The association between mental health symptoms and mobility limitation among Russian, Somali and Kurdish migrants: a population based study

BMC Public Health. 2015 Mar 20;15:275. doi: 10.1186/s12889-015-1629-1.


Background: Research has demonstrated a bidirectional relationship between physical function and depression, but studies on their association in migrant populations are scarce. We examined the association between mental health symptoms and mobility limitation in Russian, Somali and Kurdish migrants in Finland.

Methods: We used data from the Finnish Migrant Health and Wellbeing Study (Maamu). The participants comprised 1357 persons of Russian, Somali or Kurdish origin aged 18-64 years. Mobility limitation included self-reported difficulties in walking 500 m or stair climbing. Depressive and anxiety symptoms were measured using the Hopkins Symptom Checklist-25 (HSCL-25) and symptoms of somatization using the somatization subscale of the Symptom Checklist-90 Revised (SCL-90-R). A comparison group of the general Finnish population was selected from the Health 2011 study.

Results: Anxiety symptoms were positively associated with mobility limitation in women (Russians odds ratio [OR] 2.98; 95% confidence interval [CI] 1.28-6.94, Somalis OR 6.41; 95% CI 2.02-20.29 and Kurds OR 2.67; 95% CI 1.41-5.04), after adjustment for socio-demographic factors, obesity and chronic diseases. Also somatization increased the odds for mobility limitation in women (Russians OR 4.29; 95% CI 1.76-10.44, Somalis OR 18.83; 95% CI 6.15-57.61 and Kurds OR 3.53; 95% CI 1.91-6.52). Depressive symptoms were associated with mobility limitation in Russian and Kurdish women (Russians OR 3.03; 95% CI 1.27-7.19 and Kurds OR 2.64; 95% CI 1.39-4.99). Anxiety symptoms and somatization were associated with mobility limitation in Kurdish men when adjusted for socio-demographic factors, but not after adjusting for obesity and chronic diseases. Finnish women had similar associations as the migrant women, but Finnish men and Kurdish men showed varying associations.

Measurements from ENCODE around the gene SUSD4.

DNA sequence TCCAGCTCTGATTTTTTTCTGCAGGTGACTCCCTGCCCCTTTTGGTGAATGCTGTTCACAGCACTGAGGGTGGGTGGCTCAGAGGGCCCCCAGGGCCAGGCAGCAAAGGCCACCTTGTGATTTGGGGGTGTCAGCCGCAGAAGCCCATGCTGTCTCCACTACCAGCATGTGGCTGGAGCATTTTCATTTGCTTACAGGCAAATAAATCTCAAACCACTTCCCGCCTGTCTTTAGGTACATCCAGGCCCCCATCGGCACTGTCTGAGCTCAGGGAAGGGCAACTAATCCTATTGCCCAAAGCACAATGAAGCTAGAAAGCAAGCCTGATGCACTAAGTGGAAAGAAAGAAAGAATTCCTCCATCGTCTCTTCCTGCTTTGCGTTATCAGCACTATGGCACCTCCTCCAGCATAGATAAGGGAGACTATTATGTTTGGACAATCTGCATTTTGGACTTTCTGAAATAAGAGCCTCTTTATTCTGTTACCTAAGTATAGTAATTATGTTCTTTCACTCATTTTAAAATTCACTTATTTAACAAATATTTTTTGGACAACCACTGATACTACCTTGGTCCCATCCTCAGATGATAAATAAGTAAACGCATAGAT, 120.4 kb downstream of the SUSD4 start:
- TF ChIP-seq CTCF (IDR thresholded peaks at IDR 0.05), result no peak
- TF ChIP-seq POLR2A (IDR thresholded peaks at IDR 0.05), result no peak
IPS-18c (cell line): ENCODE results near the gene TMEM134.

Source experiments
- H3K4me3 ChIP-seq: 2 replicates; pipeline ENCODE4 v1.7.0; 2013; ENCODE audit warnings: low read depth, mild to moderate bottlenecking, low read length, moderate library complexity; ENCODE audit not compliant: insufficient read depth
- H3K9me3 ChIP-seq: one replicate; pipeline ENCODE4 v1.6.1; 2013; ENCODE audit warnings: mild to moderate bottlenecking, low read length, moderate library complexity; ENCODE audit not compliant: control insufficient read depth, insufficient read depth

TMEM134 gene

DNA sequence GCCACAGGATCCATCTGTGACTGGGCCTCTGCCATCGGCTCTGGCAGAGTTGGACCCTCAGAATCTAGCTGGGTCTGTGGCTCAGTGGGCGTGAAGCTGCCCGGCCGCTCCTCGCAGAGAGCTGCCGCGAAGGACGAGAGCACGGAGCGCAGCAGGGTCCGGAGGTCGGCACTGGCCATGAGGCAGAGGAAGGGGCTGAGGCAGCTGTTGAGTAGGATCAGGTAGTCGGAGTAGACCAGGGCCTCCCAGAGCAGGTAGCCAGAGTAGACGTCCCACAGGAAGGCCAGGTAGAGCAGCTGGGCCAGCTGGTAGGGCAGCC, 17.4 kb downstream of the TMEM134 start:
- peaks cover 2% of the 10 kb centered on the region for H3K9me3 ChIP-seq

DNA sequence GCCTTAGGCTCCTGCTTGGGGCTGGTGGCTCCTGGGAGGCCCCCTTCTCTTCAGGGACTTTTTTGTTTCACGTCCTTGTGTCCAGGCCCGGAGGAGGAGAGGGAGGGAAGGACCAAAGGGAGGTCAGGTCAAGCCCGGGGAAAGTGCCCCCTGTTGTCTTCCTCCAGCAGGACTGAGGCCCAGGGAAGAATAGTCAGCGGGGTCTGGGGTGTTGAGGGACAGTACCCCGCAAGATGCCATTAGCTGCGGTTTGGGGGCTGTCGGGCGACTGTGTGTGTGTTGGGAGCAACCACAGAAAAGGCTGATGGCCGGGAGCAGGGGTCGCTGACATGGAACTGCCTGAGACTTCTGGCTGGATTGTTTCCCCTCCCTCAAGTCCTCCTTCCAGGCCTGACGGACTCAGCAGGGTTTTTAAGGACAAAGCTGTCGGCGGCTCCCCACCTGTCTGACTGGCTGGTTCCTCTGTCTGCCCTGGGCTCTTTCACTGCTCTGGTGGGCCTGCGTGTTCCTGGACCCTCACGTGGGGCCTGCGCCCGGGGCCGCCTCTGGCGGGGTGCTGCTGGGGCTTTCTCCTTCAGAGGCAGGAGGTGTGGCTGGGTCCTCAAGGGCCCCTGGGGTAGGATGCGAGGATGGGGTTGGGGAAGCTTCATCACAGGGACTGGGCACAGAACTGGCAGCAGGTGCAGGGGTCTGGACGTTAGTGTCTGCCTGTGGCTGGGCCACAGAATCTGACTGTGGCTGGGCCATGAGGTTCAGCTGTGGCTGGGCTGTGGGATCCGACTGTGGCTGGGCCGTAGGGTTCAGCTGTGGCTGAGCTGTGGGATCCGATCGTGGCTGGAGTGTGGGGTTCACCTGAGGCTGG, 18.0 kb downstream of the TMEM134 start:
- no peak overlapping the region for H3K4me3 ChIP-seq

Conclusions: Mental health symptoms are significantly associated with mobility limitation both in the studied migrant populations and in the general Finnish population. The joint nature of mental health symptoms and mobility limitation should be recognized by health professionals, also when working with migrants. This association should be addressed when developing health services and health promotion.

Publication types

  • Research Support, Non-U.S. Gov't

MeSH terms

  • Adolescent
  • Adult
  • Checklist
  • Chronic Disease / ethnology
  • Cross-Sectional Studies
  • Depressive Disorder / ethnology
  • Female
  • Finland / epidemiology
  • Health Surveys
  • Humans
  • Iraq / ethnology
  • Male
  • Mental Disorders / ethnology*
  • Middle Aged
  • Mobility Limitation*
  • Russia / ethnology
  • Somalia / ethnology
  • Somatoform Disorders / ethnology
  • Transients and Migrants / psychology*
  • Young Adult